We saw earlier that you could scrape pages for instances of product data to identify product pages. But before we move on, we need to ensure we understand what structured data or schema markup is and how it can benefit e-commerce websites.

Product markup

Product markup provides more information about your products directly in the SERPs when your audience searches for them. Product markup can also mean your products are more eligible for rich results, such as carousels, images, and other non-textual elements.

The product schema might look something like this:

Screenshot of product schema code.

Once added, product schema allows your audience to see valuable information about your products before they even land on your page, improving your CTR! We can see Walmart has added product schema to their products in the two examples below:

Screenshot of SERP with Walmart product listings.

Star ratings in search results

The more positive reviews your products have, the more likely customers will be to visit your website and buy your products, especially when compared to your competitors.

Star ratings can be pulled in from your product markup through third-party tools such as Trustpilot or Reevoo, or from on-page customer reviews.

Screenshot of SERP with Dell results that contain star reviews.

We see this when looking at these searches for Dell laptops. Realistically, which links are you more likely to click on as a customer: those with high star ratings or those with seemingly no rating at all?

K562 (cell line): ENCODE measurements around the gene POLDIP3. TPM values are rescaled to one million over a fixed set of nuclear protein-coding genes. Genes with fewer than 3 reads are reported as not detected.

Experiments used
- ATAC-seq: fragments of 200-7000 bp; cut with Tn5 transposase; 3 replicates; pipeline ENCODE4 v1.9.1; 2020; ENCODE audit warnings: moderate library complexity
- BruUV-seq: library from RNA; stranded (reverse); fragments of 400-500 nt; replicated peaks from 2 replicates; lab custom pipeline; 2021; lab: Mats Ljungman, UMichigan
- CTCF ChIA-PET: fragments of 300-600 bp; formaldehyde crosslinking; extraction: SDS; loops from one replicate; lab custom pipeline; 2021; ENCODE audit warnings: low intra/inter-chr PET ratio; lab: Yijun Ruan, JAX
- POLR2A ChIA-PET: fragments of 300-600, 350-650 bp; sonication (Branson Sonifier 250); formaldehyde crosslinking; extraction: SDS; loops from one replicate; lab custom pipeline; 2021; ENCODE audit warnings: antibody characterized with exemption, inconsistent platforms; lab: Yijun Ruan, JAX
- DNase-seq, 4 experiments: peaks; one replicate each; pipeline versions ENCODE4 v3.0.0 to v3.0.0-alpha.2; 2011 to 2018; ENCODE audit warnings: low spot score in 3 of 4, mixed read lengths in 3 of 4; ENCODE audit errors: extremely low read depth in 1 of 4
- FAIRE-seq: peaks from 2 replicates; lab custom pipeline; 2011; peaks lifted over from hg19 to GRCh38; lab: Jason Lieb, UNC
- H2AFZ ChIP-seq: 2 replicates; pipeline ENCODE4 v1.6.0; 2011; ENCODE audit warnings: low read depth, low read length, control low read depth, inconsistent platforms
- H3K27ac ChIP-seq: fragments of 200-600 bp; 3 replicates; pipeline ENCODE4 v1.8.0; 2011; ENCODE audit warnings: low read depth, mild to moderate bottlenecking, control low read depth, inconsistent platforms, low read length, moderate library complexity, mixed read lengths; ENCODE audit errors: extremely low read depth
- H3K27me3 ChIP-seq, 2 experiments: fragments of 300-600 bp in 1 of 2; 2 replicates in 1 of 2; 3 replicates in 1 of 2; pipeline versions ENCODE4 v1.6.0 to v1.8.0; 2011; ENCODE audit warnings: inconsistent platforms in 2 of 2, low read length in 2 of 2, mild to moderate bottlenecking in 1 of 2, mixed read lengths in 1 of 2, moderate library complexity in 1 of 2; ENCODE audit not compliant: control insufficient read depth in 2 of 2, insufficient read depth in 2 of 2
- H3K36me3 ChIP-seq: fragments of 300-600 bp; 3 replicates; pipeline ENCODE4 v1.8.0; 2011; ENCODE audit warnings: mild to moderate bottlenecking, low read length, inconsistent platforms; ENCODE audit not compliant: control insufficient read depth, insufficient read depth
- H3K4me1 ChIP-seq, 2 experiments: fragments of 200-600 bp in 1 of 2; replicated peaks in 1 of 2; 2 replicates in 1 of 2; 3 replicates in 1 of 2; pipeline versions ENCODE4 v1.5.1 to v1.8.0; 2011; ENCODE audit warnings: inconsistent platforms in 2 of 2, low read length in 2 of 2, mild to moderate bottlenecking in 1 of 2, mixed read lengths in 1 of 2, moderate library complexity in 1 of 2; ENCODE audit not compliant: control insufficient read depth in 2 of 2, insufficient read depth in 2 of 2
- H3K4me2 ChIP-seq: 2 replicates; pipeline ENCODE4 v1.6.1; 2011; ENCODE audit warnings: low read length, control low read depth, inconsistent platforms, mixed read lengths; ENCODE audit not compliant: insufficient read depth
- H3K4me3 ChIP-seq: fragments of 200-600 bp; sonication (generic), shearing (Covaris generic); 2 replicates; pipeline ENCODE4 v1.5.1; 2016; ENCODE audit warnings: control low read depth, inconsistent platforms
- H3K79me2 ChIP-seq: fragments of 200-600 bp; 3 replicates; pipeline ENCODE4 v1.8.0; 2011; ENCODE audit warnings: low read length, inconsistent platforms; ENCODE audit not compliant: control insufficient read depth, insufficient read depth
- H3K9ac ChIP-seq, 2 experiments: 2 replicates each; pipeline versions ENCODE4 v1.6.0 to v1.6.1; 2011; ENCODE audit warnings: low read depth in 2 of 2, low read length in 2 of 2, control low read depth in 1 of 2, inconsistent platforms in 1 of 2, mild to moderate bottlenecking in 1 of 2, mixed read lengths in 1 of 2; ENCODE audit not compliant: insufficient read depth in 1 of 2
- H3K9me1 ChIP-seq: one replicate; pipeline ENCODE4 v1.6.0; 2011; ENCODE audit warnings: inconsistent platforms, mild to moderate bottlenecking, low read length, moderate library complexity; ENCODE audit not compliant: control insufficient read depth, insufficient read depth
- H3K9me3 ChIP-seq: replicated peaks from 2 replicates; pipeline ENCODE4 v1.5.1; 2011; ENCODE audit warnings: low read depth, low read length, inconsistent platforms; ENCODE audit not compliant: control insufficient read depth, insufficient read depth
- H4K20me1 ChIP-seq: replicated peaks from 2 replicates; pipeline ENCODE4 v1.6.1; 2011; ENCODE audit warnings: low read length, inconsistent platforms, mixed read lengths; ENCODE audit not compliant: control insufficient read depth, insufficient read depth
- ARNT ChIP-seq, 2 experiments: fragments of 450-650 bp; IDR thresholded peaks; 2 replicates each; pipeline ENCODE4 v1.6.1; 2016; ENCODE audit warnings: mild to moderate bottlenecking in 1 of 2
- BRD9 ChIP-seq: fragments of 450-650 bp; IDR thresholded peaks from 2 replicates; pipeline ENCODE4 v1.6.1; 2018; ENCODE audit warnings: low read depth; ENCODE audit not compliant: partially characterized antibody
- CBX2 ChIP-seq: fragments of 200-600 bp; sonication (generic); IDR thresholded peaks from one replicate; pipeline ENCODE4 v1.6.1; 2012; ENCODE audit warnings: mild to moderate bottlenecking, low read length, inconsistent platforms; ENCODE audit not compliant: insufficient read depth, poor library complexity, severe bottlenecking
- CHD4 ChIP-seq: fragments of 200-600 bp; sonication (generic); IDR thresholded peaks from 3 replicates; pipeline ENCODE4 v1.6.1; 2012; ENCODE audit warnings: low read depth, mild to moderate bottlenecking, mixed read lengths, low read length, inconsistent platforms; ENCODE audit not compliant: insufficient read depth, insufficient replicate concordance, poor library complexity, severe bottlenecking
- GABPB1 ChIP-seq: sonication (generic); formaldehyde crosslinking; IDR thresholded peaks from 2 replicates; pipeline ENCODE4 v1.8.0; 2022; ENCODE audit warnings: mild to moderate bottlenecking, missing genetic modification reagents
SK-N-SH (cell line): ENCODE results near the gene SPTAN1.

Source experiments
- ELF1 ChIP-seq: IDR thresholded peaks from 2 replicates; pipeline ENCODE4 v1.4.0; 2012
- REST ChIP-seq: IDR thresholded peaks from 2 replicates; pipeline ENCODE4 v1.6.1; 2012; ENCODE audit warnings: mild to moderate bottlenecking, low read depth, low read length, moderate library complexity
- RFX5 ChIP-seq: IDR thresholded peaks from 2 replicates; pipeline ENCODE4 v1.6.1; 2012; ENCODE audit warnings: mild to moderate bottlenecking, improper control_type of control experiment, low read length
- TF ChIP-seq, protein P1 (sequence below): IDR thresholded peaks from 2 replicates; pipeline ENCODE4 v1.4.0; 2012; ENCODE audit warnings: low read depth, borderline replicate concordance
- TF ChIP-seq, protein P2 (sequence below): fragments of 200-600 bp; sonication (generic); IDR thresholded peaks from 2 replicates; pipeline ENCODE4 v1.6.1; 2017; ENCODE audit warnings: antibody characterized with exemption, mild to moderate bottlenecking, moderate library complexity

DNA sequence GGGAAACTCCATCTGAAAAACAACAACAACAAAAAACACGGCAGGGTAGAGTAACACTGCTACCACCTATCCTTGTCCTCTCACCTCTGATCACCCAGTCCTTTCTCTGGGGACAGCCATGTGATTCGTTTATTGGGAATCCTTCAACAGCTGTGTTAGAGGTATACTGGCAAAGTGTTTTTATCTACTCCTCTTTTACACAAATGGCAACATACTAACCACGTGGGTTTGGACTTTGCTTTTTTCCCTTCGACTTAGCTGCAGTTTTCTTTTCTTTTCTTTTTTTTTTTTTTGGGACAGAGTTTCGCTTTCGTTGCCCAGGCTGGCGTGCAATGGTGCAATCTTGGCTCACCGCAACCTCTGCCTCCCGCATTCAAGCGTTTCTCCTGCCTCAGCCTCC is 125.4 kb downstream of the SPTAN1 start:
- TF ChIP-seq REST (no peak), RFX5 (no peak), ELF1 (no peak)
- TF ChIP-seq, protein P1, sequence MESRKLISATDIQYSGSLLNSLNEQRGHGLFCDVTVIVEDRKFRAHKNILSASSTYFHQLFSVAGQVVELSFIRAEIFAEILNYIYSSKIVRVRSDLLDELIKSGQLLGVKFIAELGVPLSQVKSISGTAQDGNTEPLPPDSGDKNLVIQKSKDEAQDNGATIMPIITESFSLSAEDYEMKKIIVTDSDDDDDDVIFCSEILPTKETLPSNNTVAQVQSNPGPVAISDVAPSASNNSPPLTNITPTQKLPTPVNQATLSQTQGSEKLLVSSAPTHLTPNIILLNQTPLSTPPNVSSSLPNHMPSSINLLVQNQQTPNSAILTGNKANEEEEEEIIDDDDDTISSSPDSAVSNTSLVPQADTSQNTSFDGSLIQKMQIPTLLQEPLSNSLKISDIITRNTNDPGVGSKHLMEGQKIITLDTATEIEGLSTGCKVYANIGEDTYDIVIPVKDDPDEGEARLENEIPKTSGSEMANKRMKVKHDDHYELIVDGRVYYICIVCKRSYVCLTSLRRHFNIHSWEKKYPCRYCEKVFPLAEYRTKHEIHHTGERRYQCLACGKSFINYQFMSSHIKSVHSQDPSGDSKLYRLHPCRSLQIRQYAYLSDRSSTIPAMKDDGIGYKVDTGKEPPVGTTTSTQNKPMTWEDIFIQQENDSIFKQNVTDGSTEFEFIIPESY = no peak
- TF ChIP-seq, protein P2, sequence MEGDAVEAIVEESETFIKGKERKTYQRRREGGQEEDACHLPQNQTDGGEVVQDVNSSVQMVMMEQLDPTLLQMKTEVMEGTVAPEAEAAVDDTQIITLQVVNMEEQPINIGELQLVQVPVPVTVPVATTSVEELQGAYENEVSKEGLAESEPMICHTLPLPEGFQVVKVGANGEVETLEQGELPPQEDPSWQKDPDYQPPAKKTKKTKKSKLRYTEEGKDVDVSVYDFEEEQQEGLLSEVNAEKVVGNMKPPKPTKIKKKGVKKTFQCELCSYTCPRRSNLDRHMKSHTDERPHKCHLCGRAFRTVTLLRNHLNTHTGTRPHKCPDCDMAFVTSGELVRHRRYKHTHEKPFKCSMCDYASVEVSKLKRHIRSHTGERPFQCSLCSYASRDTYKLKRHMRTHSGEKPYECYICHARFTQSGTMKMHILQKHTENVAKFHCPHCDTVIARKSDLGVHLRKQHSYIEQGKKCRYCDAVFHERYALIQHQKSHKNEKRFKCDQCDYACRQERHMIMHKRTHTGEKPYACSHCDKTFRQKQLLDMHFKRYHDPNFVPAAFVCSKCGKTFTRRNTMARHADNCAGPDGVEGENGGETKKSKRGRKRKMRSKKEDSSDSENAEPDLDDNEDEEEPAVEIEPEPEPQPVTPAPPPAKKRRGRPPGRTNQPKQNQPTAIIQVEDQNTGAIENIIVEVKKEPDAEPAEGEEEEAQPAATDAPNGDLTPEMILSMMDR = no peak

Optimizing crawl budget for e-commerce

There will likely be pages on your website that are useful to existing customers, such as thank you pages after placing an order, logged-in account pages, etc. However, these pages won’t be the most important for new users looking to find you or your products on search.

It costs Google time and money to crawl our sites, so they need to budget accordingly. By managing this crawl budget, we guide search engines toward our most valuable and essential pages.


We don’t need to index every page on our websites.

It’s entirely acceptable to meta-noindex or disallow certain pages in the robots.txt file — in fact, it’s expected. This is because indexing everything could mean that Google might not crawl all of our pages, so they might not index all of our content. This would be a problem, as it could mean some of our high-value, top-converting pages might not rank organically.